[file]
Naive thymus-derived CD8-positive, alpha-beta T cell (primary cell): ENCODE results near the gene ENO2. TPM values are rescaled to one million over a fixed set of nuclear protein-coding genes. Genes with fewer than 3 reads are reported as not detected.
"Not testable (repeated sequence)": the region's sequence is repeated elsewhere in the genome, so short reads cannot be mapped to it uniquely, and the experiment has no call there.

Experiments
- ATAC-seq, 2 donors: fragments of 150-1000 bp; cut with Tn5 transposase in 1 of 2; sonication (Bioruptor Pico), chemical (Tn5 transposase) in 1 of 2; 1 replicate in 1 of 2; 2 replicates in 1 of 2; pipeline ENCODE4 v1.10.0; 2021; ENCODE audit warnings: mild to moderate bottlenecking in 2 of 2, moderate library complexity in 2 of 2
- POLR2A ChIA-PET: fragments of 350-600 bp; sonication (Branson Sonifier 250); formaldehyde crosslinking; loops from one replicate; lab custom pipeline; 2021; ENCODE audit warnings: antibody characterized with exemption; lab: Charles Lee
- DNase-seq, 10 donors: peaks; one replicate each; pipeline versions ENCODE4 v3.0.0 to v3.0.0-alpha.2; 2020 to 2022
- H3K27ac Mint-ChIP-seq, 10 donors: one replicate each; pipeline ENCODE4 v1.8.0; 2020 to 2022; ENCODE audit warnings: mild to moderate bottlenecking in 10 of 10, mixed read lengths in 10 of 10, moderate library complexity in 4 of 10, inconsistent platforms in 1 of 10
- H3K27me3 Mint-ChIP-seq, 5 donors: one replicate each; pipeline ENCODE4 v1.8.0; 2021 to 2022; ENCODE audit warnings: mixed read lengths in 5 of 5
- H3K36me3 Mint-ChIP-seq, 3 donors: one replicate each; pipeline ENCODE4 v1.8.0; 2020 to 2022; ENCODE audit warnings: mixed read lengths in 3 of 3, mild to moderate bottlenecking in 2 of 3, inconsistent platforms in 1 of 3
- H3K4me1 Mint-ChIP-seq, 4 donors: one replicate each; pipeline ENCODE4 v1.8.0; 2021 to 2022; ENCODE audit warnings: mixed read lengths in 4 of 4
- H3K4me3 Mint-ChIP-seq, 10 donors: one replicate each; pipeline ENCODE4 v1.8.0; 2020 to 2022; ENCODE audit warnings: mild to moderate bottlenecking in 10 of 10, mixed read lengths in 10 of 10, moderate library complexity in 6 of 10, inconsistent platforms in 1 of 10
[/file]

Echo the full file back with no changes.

Naive thymus-derived CD8-positive, alpha-beta T cell (primary cell): ENCODE results near the gene ENO2. TPM values are rescaled to one million over a fixed set of nuclear protein-coding genes. Genes with fewer than 3 reads are reported as not detected.
"Not testable (repeated sequence)": the region's sequence is repeated elsewhere in the genome, so short reads cannot be mapped to it uniquely, and the experiment has no call there.

Experiments
- ATAC-seq, 2 donors: fragments of 150-1000 bp; cut with Tn5 transposase in 1 of 2; sonication (Bioruptor Pico), chemical (Tn5 transposase) in 1 of 2; 1 replicate in 1 of 2; 2 replicates in 1 of 2; pipeline ENCODE4 v1.10.0; 2021; ENCODE audit warnings: mild to moderate bottlenecking in 2 of 2, moderate library complexity in 2 of 2
- POLR2A ChIA-PET: fragments of 350-600 bp; sonication (Branson Sonifier 250); formaldehyde crosslinking; loops from one replicate; lab custom pipeline; 2021; ENCODE audit warnings: antibody characterized with exemption; lab: Charles Lee
- DNase-seq, 10 donors: peaks; one replicate each; pipeline versions ENCODE4 v3.0.0 to v3.0.0-alpha.2; 2020 to 2022
- H3K27ac Mint-ChIP-seq, 10 donors: one replicate each; pipeline ENCODE4 v1.8.0; 2020 to 2022; ENCODE audit warnings: mild to moderate bottlenecking in 10 of 10, mixed read lengths in 10 of 10, moderate library complexity in 4 of 10, inconsistent platforms in 1 of 10
- H3K27me3 Mint-ChIP-seq, 5 donors: one replicate each; pipeline ENCODE4 v1.8.0; 2021 to 2022; ENCODE audit warnings: mixed read lengths in 5 of 5
- H3K36me3 Mint-ChIP-seq, 3 donors: one replicate each; pipeline ENCODE4 v1.8.0; 2020 to 2022; ENCODE audit warnings: mixed read lengths in 3 of 3, mild to moderate bottlenecking in 2 of 3, inconsistent platforms in 1 of 3
- H3K4me1 Mint-ChIP-seq, 4 donors: one replicate each; pipeline ENCODE4 v1.8.0; 2021 to 2022; ENCODE audit warnings: mixed read lengths in 4 of 4
- H3K4me3 Mint-ChIP-seq, 10 donors: one replicate each; pipeline ENCODE4 v1.8.0; 2020 to 2022; ENCODE audit warnings: mild to moderate bottlenecking in 10 of 10, mixed read lengths in 10 of 10, moderate library complexity in 6 of 10, inconsistent platforms in 1 of 10